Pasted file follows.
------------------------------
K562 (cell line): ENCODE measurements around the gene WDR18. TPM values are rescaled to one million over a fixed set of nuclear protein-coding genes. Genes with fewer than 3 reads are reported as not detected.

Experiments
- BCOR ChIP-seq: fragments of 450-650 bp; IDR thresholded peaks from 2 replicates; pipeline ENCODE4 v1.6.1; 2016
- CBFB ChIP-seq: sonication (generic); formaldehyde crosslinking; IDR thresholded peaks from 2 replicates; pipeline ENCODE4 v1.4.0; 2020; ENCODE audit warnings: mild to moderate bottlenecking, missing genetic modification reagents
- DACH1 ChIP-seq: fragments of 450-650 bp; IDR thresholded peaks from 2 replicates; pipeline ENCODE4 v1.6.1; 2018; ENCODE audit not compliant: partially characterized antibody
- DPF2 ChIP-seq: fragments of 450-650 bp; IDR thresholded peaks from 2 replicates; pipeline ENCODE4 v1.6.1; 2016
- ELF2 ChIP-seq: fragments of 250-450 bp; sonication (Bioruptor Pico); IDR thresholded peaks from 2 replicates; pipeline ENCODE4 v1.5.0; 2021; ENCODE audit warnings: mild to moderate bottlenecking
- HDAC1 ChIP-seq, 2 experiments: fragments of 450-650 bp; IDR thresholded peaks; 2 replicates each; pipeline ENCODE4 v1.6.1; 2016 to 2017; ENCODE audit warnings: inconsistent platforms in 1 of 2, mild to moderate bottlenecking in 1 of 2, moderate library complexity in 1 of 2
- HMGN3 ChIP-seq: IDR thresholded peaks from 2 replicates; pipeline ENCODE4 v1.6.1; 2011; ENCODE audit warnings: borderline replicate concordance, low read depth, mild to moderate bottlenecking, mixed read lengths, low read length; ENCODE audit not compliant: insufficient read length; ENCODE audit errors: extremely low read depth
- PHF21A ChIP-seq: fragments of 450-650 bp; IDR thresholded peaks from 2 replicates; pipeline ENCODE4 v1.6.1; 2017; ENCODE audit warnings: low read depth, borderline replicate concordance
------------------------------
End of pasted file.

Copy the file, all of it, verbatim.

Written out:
K562 (cell line): ENCODE measurements around the gene WDR18. TPM values are rescaled to one million over a fixed set of nuclear protein-coding genes. Genes with fewer than 3 reads are reported as not detected.

Experiments
- BCOR ChIP-seq: fragments of 450-650 bp; IDR thresholded peaks from 2 replicates; pipeline ENCODE4 v1.6.1; 2016
- CBFB ChIP-seq: sonication (generic); formaldehyde crosslinking; IDR thresholded peaks from 2 replicates; pipeline ENCODE4 v1.4.0; 2020; ENCODE audit warnings: mild to moderate bottlenecking, missing genetic modification reagents
- DACH1 ChIP-seq: fragments of 450-650 bp; IDR thresholded peaks from 2 replicates; pipeline ENCODE4 v1.6.1; 2018; ENCODE audit not compliant: partially characterized antibody
- DPF2 ChIP-seq: fragments of 450-650 bp; IDR thresholded peaks from 2 replicates; pipeline ENCODE4 v1.6.1; 2016
- ELF2 ChIP-seq: fragments of 250-450 bp; sonication (Bioruptor Pico); IDR thresholded peaks from 2 replicates; pipeline ENCODE4 v1.5.0; 2021; ENCODE audit warnings: mild to moderate bottlenecking
- HDAC1 ChIP-seq, 2 experiments: fragments of 450-650 bp; IDR thresholded peaks; 2 replicates each; pipeline ENCODE4 v1.6.1; 2016 to 2017; ENCODE audit warnings: inconsistent platforms in 1 of 2, mild to moderate bottlenecking in 1 of 2, moderate library complexity in 1 of 2
- HMGN3 ChIP-seq: IDR thresholded peaks from 2 replicates; pipeline ENCODE4 v1.6.1; 2011; ENCODE audit warnings: borderline replicate concordance, low read depth, mild to moderate bottlenecking, mixed read lengths, low read length; ENCODE audit not compliant: insufficient read length; ENCODE audit errors: extremely low read depth
- PHF21A ChIP-seq: fragments of 450-650 bp; IDR thresholded peaks from 2 replicates; pipeline ENCODE4 v1.6.1; 2017; ENCODE audit warnings: low read depth, borderline replicate concordance